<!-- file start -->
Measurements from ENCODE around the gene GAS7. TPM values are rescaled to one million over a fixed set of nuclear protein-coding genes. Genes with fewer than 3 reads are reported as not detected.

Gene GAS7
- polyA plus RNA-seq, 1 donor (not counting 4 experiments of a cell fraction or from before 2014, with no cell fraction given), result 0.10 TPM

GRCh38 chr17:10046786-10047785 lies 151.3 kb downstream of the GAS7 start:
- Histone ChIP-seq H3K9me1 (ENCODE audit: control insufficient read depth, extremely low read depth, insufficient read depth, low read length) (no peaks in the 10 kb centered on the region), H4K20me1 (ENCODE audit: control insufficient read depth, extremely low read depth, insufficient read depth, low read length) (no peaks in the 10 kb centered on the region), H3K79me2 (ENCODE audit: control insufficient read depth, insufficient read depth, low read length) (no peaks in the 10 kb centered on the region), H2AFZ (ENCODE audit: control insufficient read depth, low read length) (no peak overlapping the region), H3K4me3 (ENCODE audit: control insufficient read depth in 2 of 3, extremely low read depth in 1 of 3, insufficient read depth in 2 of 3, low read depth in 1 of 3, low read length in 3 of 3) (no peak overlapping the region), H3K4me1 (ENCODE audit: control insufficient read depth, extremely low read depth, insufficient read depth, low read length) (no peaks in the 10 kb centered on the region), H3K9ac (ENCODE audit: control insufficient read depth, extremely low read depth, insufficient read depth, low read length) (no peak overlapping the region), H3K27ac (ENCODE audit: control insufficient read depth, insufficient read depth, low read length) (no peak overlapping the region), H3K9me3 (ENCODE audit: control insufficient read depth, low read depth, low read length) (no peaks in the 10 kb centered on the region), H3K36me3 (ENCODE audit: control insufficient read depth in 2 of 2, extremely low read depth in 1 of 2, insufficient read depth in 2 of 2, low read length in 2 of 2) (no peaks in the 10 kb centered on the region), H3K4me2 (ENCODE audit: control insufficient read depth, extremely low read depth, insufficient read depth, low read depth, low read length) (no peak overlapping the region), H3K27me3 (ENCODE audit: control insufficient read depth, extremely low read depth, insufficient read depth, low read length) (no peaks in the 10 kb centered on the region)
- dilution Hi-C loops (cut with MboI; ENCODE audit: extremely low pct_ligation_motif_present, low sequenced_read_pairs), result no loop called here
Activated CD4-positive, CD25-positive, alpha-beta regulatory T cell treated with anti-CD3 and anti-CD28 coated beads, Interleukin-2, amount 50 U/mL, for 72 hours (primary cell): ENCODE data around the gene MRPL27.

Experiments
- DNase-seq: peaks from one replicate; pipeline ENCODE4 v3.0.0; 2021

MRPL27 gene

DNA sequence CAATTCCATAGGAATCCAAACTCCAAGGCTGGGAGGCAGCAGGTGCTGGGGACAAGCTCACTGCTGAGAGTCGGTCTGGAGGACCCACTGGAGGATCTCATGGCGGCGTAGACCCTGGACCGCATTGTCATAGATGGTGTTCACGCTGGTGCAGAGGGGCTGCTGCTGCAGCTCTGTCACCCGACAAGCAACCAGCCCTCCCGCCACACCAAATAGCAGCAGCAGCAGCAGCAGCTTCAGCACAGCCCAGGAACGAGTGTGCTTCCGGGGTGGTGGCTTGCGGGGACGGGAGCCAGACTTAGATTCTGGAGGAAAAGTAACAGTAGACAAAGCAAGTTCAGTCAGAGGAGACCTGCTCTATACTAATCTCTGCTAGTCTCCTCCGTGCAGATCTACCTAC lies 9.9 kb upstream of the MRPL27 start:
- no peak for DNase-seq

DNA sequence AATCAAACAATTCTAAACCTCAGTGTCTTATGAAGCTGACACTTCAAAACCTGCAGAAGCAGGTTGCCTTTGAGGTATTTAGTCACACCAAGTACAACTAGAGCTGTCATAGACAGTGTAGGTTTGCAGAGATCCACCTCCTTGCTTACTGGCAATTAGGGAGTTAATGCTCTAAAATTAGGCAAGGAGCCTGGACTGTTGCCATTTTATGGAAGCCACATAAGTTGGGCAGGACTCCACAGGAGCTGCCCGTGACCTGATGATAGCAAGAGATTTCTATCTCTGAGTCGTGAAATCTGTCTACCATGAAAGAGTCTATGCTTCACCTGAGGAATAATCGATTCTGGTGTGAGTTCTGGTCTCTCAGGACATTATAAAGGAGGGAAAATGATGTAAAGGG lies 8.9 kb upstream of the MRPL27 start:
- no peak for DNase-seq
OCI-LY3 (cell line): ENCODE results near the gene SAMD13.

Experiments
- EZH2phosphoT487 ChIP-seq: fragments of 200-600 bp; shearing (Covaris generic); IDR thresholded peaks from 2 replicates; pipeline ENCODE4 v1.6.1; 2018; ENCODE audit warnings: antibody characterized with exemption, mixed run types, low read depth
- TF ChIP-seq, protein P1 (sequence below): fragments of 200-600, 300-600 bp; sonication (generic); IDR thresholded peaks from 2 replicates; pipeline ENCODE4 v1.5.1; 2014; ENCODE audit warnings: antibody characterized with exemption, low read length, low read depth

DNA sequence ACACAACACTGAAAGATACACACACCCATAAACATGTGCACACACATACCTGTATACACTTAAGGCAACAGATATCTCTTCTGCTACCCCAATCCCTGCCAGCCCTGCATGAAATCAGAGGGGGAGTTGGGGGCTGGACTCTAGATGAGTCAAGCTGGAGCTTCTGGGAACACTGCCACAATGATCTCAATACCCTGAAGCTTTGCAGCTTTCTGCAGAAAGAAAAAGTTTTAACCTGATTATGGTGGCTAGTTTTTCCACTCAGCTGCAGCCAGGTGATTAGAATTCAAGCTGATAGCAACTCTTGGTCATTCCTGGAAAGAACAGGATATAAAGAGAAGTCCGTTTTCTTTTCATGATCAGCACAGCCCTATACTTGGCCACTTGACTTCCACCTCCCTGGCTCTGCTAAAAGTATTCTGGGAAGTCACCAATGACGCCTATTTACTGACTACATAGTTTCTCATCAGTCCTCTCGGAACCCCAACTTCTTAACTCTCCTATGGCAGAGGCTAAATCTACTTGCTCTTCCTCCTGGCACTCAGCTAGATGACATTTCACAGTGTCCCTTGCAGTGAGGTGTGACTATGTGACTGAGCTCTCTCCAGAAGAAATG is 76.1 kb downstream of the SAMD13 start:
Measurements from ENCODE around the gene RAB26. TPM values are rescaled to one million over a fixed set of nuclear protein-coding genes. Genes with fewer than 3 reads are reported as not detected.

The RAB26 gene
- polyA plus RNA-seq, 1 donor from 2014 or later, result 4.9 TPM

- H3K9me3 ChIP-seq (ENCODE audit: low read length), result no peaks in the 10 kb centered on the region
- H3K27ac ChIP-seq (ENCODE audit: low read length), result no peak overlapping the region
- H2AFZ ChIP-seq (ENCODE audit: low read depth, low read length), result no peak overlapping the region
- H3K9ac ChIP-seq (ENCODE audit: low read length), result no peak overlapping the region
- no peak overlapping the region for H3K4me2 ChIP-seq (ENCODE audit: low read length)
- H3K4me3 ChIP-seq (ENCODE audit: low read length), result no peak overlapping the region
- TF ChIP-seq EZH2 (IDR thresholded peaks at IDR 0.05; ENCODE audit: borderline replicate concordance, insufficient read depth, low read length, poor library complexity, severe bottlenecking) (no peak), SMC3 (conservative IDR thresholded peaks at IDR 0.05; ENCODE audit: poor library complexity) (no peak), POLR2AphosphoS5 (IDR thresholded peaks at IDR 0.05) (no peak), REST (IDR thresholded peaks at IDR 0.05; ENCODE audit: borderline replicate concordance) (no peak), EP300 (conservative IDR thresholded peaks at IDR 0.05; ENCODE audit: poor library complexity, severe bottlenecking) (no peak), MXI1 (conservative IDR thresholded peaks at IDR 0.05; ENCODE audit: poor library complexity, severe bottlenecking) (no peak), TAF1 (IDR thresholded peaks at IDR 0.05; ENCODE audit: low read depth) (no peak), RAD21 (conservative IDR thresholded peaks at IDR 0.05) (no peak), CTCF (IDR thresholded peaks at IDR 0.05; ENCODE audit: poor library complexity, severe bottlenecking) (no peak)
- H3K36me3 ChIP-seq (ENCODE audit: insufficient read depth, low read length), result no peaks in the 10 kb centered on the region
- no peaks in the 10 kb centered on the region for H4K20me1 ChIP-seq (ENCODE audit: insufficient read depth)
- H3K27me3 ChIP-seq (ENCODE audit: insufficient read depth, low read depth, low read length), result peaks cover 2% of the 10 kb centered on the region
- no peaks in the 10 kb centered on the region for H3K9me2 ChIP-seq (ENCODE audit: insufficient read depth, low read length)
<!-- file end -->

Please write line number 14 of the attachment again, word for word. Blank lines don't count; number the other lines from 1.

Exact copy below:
- no peak for DNase-seq